Urination flow and the Rights of Toilet-Users
Every once in a while I come across a story that seems so bizarre that I like to borrow from it to blog on a topic everyone wants to better understand. Today it is that U.S. physicists have studied the fluid dynamics of urine "splashback" - and found tips to help men and women with their accuracy and hygiene.
Using high-speed cameras, the team filmed jets of liquid striking toilet walls and studied the resulting spray. Splashback was low when the jets were used close up with a narrow "angle of attack", said the Brigham Young University team.
Have you stopped laughing yet?
The work is led by Professor Tadd Truscott and Randy Hurd of the "Splash Lab" at Brigham Young in Provo, Utah, who jokingly refer to themselves as "wizz kids".
"People ask me, are you serious? I tell them yes – it’s a real problem," Professor Truscott told BBC News in the UK. "We've all been in disgusting toilets with puddles on the floor - these places are a breeding ground for bacteria."
I was astounded to learn that the detergents used to clean hospital toilets could actually increase the spray of disease-causing bacteria, by reducing the surface tension of water, according to a recent study. Now I’m laughing somewhat uncontrollably. How can hospitals be so oblivious to the splashback effect? This is a scandal waiting to happen.
According to the researchers, splashback was heightened by a phenomenon known as Plateau-Rayleigh instability, where a falling stream of liquid breaks up into droplets. "The male urine stream breaks up about 6-7 inches outside the urethra exit," Professor Hurd explained. "So by the time it hits the urinal, it's already in droplet form. And these droplets are the perpetrators of the splash formation on your khaki pants."
His advice? "The closer you are the better. If you can get stream impact with the porcelain, it's a lot less chaotic." Of course, in a domestic bathroom, distance from the toilet is governed chiefly by one variable: "to stand or sit". "People are always arguing over which is better. Because when you sit close, you're also closer to getting wet," said Professor Truscott.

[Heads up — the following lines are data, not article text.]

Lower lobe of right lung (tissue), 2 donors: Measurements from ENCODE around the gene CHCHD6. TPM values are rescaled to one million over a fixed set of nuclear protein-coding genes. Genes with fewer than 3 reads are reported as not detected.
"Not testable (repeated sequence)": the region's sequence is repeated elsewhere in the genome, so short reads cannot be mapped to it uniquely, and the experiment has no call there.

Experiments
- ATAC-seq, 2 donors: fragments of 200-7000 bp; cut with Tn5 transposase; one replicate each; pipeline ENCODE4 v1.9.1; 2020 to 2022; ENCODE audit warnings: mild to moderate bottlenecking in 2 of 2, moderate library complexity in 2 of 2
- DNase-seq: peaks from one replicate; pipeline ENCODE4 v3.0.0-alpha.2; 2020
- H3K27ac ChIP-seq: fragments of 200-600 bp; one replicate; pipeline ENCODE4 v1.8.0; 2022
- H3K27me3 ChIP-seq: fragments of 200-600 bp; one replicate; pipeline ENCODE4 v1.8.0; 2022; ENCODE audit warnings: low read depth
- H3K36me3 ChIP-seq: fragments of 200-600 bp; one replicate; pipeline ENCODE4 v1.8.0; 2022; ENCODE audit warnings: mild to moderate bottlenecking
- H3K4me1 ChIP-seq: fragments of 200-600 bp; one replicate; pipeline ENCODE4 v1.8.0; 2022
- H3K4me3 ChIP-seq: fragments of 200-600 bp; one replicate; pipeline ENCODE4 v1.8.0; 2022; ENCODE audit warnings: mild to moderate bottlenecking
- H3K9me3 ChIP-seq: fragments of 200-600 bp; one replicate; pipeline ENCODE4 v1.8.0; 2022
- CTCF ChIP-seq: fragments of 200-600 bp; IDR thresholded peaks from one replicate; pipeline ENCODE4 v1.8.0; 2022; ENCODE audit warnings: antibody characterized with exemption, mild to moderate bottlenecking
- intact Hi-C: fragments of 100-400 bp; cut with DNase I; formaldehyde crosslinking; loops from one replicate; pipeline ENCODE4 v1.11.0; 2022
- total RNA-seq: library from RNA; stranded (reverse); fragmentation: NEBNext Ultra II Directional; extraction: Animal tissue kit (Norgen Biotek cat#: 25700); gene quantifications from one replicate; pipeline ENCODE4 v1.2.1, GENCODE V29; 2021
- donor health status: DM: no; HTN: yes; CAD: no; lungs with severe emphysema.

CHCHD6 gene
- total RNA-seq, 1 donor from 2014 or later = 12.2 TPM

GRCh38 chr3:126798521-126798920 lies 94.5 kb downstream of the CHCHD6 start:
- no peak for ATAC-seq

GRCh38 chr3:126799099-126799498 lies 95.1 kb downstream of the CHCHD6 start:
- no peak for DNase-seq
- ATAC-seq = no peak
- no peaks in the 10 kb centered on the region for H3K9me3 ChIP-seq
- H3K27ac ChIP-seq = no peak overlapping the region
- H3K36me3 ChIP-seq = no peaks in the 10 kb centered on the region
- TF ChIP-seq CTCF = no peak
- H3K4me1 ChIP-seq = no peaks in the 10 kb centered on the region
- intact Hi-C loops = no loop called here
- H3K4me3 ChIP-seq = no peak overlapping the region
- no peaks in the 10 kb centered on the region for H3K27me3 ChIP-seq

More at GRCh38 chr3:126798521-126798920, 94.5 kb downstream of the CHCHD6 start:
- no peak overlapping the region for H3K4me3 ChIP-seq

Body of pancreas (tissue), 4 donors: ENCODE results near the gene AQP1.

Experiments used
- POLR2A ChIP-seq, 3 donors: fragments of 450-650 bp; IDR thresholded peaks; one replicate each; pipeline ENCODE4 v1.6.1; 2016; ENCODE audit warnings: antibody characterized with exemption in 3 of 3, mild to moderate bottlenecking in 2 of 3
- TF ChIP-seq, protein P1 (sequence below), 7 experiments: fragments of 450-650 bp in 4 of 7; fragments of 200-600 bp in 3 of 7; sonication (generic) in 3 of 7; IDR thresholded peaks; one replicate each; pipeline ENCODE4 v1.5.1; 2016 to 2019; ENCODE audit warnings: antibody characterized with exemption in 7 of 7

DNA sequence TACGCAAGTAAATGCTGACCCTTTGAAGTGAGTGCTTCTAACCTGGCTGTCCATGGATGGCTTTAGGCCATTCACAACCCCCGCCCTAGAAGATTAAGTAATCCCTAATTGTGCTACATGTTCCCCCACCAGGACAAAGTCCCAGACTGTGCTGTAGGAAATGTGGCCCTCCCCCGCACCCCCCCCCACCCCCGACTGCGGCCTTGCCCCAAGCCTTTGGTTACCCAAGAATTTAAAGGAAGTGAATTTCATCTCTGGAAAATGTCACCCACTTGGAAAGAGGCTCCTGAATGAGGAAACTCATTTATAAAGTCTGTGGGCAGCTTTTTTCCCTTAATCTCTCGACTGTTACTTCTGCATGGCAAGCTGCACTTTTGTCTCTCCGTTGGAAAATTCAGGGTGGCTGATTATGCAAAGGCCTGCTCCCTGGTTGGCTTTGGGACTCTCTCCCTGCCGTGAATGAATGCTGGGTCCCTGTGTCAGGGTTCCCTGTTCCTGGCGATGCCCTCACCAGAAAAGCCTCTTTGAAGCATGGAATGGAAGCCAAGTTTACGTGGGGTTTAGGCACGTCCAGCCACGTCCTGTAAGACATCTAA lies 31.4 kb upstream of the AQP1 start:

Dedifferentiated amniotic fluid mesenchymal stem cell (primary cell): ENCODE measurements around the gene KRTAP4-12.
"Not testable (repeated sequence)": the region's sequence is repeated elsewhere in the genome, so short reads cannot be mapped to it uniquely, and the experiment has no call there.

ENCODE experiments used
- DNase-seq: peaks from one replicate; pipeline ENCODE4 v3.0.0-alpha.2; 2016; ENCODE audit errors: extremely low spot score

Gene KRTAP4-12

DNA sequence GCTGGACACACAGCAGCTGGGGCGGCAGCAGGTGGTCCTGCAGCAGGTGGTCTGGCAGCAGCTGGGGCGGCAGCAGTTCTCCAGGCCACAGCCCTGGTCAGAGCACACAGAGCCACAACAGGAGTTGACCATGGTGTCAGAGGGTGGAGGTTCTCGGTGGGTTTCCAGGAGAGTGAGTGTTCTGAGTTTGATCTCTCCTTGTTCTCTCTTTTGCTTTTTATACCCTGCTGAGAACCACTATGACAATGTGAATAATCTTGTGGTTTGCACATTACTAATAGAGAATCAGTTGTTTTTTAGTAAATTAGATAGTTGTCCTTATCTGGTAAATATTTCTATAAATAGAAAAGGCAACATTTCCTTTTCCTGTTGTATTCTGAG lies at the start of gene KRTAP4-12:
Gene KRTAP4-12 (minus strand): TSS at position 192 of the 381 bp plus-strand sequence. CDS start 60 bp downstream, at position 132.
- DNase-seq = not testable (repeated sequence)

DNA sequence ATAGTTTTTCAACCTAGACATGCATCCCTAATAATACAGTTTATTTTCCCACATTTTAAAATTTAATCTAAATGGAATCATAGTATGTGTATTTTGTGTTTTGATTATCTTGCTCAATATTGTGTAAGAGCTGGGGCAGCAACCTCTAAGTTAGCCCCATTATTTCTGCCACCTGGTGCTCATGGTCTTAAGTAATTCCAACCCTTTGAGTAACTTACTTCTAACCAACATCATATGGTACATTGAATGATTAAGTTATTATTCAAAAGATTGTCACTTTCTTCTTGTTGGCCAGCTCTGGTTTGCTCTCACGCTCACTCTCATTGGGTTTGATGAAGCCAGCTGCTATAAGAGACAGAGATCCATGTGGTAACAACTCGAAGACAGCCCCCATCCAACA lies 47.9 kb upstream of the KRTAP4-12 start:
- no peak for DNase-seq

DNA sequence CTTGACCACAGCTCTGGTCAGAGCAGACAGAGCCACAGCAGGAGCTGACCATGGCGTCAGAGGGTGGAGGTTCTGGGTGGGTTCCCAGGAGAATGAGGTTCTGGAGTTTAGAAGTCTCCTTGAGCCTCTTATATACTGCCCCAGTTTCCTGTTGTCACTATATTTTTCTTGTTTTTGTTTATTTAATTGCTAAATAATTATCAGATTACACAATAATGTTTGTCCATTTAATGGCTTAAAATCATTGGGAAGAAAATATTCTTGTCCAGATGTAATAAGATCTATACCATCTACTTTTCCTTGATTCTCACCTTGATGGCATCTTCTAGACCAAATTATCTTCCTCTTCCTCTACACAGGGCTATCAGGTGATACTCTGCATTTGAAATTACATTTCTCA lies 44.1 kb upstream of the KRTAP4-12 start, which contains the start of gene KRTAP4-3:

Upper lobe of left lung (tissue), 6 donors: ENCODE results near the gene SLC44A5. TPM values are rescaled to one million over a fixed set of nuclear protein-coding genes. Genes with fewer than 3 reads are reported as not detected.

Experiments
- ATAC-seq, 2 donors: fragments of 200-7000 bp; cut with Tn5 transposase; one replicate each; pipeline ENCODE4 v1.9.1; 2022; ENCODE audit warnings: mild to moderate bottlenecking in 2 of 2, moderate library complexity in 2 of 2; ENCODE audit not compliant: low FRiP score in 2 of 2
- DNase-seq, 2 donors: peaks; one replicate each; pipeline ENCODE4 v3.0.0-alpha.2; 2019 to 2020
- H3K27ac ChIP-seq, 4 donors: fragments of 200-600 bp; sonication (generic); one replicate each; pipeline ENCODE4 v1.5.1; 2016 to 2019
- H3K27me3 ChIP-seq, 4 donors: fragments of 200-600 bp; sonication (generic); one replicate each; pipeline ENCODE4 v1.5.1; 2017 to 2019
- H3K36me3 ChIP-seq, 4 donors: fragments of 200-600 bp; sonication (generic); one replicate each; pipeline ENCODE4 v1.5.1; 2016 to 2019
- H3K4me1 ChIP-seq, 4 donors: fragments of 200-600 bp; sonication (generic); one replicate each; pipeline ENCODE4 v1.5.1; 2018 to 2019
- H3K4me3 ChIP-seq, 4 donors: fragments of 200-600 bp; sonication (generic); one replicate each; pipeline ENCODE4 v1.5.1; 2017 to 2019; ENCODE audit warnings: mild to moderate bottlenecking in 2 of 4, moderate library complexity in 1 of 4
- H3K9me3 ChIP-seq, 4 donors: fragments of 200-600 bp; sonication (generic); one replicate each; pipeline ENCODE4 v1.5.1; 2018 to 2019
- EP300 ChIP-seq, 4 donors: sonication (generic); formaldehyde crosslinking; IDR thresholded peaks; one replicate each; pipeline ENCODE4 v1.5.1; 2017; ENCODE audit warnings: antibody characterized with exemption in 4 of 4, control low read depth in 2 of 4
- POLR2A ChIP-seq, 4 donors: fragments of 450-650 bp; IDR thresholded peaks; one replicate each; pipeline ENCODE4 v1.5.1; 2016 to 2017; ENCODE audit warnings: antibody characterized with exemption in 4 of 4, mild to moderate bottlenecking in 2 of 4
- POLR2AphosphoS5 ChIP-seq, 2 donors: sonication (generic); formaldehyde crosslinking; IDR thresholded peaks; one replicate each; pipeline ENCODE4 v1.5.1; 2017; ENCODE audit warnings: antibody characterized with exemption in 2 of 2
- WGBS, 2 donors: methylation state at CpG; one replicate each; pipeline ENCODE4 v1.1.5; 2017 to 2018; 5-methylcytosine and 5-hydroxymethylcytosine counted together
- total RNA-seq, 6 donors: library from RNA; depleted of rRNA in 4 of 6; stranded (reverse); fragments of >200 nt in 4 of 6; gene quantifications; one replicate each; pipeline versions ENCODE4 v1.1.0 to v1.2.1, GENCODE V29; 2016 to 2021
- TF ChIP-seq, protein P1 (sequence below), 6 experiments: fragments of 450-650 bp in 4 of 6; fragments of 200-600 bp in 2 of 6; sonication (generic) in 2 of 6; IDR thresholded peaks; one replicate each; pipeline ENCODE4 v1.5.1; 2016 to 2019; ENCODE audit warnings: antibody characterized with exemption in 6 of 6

Did you know that in in Germany there is a derogatory term 'sitzpinkler' for a man who sits down to pee. It means he's kind of a wuss.
The professors also established a research-oriented question of whether sitting down is really effective. The null hypothesis would be that it is not. To compare the two positions, the scientists gave rulers to their friends and sent them into the toilet.
"It turns out you are five times as far away when you stand up - and that's a pretty significant difference in impact velocity for those droplets of urine," said Professor Hurd.
Impact with the toilet water is captured in a video, but I refuse to go there. If you must, here is the link to the You Tube video on ‘The Science of Pee Splashback.’
I’m always looking for the ethics angle and pee splashback is no different. Do we have an ethical obligation to avoid pee splashback when we use the toilets? What are the rights of those who use the toilets after us with respect to cleanliness of the toilets? Do the benefits of relieving oneself quickly exceed the harms to those who come after use and use those toilets inundated with splashback? Finally, is it ethical to call someone a sitzpinkler simply because they sit to pee? These are just some of the burning ethical questions that must be dealt with before passing legislation to make it a misdemeanor to create pee splashback.
Yes, even the ‘ethics sage’ can go off the deep end in a blog. I guess the moral of the story is we need to laugh at ourselves and behaviors every once in a while because there are so many negative things around us that cause consternation.
Blog posted by Steven Mintz, aka Ethics Sage, on November 14, 2013